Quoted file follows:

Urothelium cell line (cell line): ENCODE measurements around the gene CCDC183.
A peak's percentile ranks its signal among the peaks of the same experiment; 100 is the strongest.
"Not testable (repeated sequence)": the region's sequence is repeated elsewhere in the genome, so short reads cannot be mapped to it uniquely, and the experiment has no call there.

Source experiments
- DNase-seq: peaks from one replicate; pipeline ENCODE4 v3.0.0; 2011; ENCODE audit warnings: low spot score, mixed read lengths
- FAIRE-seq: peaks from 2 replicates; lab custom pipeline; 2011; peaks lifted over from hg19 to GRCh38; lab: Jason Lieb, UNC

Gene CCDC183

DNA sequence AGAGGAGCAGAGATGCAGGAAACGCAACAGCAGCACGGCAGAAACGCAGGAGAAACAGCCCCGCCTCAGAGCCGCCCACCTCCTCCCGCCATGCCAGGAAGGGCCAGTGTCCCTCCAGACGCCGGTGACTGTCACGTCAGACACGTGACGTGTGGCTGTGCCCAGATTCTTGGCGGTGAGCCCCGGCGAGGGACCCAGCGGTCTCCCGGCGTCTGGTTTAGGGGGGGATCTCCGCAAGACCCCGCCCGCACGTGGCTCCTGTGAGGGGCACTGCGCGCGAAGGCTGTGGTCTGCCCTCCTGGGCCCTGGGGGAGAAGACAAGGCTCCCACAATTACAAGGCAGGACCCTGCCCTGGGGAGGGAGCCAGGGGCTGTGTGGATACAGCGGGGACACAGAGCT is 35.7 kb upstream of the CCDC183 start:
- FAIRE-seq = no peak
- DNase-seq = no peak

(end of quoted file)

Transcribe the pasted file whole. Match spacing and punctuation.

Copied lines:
Urothelium cell line (cell line): ENCODE measurements around the gene CCDC183.
A peak's percentile ranks its signal among the peaks of the same experiment; 100 is the strongest.
"Not testable (repeated sequence)": the region's sequence is repeated elsewhere in the genome, so short reads cannot be mapped to it uniquely, and the experiment has no call there.

Source experiments
- DNase-seq: peaks from one replicate; pipeline ENCODE4 v3.0.0; 2011; ENCODE audit warnings: low spot score, mixed read lengths
- FAIRE-seq: peaks from 2 replicates; lab custom pipeline; 2011; peaks lifted over from hg19 to GRCh38; lab: Jason Lieb, UNC

Gene CCDC183

DNA sequence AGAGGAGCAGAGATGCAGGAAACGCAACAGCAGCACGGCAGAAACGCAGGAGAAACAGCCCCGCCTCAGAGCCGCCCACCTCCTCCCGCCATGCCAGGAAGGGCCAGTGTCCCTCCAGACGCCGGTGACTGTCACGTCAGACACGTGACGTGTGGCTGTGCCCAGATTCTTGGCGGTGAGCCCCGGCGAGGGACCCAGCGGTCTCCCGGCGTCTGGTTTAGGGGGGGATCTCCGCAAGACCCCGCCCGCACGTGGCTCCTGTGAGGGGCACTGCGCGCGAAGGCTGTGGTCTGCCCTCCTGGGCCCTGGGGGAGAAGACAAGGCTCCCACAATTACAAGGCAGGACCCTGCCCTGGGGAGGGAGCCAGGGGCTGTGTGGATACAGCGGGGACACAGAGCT is 35.7 kb upstream of the CCDC183 start:
- FAIRE-seq = no peak
- DNase-seq = no peak